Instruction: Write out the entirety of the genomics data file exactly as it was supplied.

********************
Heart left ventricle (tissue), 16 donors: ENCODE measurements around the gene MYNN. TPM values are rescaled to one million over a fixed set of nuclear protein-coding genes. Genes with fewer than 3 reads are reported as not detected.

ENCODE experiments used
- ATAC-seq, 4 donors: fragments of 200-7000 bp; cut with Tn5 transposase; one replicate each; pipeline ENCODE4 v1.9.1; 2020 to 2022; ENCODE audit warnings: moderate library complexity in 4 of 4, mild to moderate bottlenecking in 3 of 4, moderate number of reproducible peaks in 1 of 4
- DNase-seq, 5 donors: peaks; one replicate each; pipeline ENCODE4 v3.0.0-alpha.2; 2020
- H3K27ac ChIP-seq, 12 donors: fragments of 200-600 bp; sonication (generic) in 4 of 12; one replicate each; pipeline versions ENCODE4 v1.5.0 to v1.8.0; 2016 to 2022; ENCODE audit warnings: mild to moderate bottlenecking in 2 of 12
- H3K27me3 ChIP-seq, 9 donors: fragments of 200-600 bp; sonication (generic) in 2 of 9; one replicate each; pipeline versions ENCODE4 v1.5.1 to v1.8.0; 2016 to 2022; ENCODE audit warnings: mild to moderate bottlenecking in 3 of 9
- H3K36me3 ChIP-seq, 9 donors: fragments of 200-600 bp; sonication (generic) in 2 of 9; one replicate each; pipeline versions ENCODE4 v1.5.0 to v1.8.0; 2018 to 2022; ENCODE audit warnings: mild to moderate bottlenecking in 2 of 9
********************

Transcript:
Heart left ventricle (tissue), 16 donors: ENCODE measurements around the gene MYNN. TPM values are rescaled to one million over a fixed set of nuclear protein-coding genes. Genes with fewer than 3 reads are reported as not detected.

ENCODE experiments used
- ATAC-seq, 4 donors: fragments of 200-7000 bp; cut with Tn5 transposase; one replicate each; pipeline ENCODE4 v1.9.1; 2020 to 2022; ENCODE audit warnings: moderate library complexity in 4 of 4, mild to moderate bottlenecking in 3 of 4, moderate number of reproducible peaks in 1 of 4
- DNase-seq, 5 donors: peaks; one replicate each; pipeline ENCODE4 v3.0.0-alpha.2; 2020
- H3K27ac ChIP-seq, 12 donors: fragments of 200-600 bp; sonication (generic) in 4 of 12; one replicate each; pipeline versions ENCODE4 v1.5.0 to v1.8.0; 2016 to 2022; ENCODE audit warnings: mild to moderate bottlenecking in 2 of 12
- H3K27me3 ChIP-seq, 9 donors: fragments of 200-600 bp; sonication (generic) in 2 of 9; one replicate each; pipeline versions ENCODE4 v1.5.1 to v1.8.0; 2016 to 2022; ENCODE audit warnings: mild to moderate bottlenecking in 3 of 9
- H3K36me3 ChIP-seq, 9 donors: fragments of 200-600 bp; sonication (generic) in 2 of 9; one replicate each; pipeline versions ENCODE4 v1.5.0 to v1.8.0; 2018 to 2022; ENCODE audit warnings: mild to moderate bottlenecking in 2 of 9